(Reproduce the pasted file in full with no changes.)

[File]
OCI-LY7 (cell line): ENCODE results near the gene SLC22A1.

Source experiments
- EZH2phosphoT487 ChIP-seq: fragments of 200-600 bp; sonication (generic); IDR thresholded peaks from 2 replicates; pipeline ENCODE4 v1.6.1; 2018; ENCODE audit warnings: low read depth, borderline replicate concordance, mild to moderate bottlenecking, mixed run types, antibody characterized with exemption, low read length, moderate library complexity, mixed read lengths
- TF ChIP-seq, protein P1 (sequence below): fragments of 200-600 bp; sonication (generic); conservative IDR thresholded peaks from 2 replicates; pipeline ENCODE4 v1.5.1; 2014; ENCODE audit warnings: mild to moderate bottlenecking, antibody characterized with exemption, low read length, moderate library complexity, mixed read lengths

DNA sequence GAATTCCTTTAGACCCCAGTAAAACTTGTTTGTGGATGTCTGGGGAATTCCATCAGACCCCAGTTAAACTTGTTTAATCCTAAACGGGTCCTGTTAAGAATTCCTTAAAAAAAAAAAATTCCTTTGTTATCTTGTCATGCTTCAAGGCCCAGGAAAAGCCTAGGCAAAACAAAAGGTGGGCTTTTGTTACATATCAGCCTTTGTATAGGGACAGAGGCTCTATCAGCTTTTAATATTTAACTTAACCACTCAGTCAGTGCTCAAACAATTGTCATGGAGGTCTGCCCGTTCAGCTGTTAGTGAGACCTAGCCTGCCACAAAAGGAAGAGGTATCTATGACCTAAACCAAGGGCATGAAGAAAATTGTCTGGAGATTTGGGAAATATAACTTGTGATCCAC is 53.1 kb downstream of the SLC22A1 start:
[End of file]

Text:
OCI-LY7 (cell line): ENCODE results near the gene SLC22A1.

Source experiments
- EZH2phosphoT487 ChIP-seq: fragments of 200-600 bp; sonication (generic); IDR thresholded peaks from 2 replicates; pipeline ENCODE4 v1.6.1; 2018; ENCODE audit warnings: low read depth, borderline replicate concordance, mild to moderate bottlenecking, mixed run types, antibody characterized with exemption, low read length, moderate library complexity, mixed read lengths
- TF ChIP-seq, protein P1 (sequence below): fragments of 200-600 bp; sonication (generic); conservative IDR thresholded peaks from 2 replicates; pipeline ENCODE4 v1.5.1; 2014; ENCODE audit warnings: mild to moderate bottlenecking, antibody characterized with exemption, low read length, moderate library complexity, mixed read lengths

DNA sequence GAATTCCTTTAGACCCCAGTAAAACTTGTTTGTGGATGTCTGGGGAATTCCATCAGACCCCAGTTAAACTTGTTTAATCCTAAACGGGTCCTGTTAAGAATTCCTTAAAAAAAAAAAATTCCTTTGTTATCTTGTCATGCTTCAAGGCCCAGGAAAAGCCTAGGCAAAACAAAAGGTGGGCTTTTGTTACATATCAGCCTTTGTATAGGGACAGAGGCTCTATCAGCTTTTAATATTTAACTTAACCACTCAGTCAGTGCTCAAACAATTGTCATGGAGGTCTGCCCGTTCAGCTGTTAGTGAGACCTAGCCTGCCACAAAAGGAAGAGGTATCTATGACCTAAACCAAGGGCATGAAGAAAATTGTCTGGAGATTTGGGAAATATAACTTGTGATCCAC is 53.1 kb downstream of the SLC22A1 start: